Japanese bullet trains will gain the Internet service originally promised in 2006: The service wasn’t delayed, but tied to new trains arriving for the Tokyo to Osaka line. The 270 km/hr line will offer Internet access over Wi-Fi, and will use leaky coax for its backhaul. Leaky coax is a kind of purposely undershielded wiring used to create a linear antenna for train lines and subway lines. WiFi Rail plans to use leaky coax to deliver Wi-Fi directly to passengers on the Bay Area Rapid Transit (BART) system in California. NTT is handling the bullet-train service, which is expected to offer 2 Mbps downstream for from ¥500 (about US$5.50) for day pass to ¥1,680 (about $19) for monthly access.
AT&T will sell BlackBerry Curve with EDGE, Wi-Fi, no 3G: The Curve 8320’s reliance on EDGE (2.5G) allows AT&T to offer a sort of bargain BlackBerry. It’s just $150 with a two-year commitment, and the data contracts for EDGE are usually $20 per month (or less with corporate deals) instead of the $30 for 3G. AT&T will bundle its free access to its domestic hotspot footprint, as well.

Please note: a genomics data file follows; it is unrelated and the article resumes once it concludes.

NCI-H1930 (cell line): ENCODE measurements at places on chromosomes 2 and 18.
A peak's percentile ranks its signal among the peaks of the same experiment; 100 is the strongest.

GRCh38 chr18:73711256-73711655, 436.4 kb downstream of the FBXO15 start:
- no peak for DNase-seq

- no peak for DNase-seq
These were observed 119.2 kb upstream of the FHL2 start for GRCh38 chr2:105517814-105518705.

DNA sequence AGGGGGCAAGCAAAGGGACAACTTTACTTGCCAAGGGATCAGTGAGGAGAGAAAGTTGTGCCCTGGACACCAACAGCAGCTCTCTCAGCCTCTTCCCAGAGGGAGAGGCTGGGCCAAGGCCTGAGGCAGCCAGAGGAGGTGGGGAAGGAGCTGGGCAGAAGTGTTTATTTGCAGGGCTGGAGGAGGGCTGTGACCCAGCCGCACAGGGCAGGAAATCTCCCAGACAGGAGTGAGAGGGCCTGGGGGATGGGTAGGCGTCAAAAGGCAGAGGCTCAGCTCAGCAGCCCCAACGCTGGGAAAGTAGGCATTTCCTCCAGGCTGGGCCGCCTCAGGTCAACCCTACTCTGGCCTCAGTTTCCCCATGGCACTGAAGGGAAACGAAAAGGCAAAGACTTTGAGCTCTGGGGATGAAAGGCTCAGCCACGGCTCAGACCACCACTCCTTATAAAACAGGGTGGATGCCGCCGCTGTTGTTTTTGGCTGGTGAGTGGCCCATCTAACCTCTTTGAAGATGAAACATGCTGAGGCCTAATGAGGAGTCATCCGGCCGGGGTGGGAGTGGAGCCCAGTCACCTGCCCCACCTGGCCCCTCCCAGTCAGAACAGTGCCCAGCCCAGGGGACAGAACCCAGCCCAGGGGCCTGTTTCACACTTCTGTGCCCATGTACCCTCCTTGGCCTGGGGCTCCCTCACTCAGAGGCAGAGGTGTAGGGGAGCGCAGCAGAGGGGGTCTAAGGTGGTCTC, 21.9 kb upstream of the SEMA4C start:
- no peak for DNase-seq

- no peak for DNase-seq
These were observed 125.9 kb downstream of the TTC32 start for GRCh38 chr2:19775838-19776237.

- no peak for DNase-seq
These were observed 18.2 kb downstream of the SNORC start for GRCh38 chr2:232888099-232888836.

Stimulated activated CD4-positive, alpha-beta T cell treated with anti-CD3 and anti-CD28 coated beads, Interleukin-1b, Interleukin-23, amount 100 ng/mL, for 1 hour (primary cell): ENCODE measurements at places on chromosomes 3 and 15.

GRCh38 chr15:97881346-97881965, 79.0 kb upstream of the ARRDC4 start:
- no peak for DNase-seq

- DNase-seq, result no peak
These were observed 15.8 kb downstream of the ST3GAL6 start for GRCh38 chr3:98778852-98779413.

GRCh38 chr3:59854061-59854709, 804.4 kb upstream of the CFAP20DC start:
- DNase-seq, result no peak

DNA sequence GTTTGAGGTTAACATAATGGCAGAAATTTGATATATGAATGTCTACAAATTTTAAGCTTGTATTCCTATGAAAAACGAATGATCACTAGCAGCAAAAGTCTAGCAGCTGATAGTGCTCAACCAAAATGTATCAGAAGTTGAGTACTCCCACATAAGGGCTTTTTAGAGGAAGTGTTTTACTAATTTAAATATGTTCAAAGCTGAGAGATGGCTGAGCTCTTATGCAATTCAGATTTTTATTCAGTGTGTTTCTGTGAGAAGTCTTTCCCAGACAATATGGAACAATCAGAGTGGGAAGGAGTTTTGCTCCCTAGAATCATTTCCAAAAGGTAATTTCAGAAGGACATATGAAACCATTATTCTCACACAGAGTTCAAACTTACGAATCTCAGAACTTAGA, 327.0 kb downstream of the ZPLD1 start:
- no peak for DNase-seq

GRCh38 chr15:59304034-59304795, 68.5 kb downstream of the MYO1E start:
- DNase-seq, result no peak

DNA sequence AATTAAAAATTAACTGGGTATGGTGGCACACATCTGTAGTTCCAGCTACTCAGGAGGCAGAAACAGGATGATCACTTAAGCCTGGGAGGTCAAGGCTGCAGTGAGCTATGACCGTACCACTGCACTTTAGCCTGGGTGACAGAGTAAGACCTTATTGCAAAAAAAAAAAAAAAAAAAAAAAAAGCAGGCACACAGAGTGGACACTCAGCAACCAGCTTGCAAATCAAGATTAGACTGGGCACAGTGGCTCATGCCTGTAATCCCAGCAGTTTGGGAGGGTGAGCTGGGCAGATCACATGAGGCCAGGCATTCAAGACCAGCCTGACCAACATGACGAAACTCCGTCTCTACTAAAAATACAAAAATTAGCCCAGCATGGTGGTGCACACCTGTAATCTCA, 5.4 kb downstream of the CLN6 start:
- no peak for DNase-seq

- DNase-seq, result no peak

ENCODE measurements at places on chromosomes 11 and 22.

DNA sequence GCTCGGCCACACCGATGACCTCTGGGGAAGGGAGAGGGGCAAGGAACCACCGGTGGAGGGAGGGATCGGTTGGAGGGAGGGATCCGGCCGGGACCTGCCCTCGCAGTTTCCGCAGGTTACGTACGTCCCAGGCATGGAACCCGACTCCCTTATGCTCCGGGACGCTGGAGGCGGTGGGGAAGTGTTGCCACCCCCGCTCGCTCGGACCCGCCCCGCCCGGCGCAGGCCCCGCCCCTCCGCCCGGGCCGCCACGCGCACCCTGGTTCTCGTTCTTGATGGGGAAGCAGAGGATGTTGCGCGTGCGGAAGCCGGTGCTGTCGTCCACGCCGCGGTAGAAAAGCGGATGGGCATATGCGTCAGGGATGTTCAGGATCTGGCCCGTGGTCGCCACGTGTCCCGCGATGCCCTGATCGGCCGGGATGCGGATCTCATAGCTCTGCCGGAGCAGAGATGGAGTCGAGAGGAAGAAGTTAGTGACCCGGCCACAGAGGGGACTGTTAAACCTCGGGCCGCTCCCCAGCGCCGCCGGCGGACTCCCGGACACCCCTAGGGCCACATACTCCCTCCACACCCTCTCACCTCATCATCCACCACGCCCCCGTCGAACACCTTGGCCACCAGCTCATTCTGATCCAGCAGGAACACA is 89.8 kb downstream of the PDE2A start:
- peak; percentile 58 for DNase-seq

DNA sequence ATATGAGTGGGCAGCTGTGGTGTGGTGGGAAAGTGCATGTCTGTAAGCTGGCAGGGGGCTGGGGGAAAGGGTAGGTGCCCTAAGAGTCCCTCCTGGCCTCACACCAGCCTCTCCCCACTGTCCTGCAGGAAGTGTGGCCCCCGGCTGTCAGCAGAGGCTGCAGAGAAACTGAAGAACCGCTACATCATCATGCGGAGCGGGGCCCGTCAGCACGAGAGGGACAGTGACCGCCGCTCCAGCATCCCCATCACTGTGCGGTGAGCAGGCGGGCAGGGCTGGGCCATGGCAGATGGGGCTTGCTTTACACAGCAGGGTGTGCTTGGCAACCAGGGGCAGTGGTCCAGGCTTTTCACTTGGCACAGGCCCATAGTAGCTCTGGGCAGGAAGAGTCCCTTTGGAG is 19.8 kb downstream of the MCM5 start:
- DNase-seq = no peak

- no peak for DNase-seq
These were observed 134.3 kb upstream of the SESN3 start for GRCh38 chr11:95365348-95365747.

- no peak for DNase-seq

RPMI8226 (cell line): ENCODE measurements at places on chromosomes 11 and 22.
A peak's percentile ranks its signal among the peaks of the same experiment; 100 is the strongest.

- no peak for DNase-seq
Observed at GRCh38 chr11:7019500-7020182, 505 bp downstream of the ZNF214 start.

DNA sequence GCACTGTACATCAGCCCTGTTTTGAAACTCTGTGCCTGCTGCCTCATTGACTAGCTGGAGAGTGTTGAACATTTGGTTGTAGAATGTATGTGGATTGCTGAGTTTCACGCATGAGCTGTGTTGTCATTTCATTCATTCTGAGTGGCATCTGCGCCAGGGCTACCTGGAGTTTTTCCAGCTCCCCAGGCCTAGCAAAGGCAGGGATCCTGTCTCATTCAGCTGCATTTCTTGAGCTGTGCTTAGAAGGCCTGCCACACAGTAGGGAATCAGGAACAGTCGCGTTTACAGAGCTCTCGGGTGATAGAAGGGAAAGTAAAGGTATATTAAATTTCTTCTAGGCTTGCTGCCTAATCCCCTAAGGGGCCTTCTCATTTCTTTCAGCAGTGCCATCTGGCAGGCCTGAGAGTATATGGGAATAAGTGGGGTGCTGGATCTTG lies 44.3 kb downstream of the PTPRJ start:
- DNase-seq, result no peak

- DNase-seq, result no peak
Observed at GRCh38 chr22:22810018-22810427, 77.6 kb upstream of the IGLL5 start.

Minneapolis stuck at 82 percent coverage: The city network that’s the poster child for privately owned, anchor tenanted, public access Wi-Fi can’t seem to get to its full footprint. The Minn. Star Tribune reports that the city and US Internet, which operates the network, failed to consult the park board about putting transmitters and poles on park grounds. Input is also needed from the state’s historic preservation office and local groups about the visual impact.